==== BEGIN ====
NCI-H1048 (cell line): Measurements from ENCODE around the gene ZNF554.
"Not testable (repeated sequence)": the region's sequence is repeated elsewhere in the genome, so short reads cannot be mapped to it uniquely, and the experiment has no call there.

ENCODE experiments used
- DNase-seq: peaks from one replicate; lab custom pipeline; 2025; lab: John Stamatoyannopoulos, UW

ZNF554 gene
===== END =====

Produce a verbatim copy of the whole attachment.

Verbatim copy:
NCI-H1048 (cell line): Measurements from ENCODE around the gene ZNF554.
"Not testable (repeated sequence)": the region's sequence is repeated elsewhere in the genome, so short reads cannot be mapped to it uniquely, and the experiment has no call there.

ENCODE experiments used
- DNase-seq: peaks from one replicate; lab custom pipeline; 2025; lab: John Stamatoyannopoulos, UW

ZNF554 gene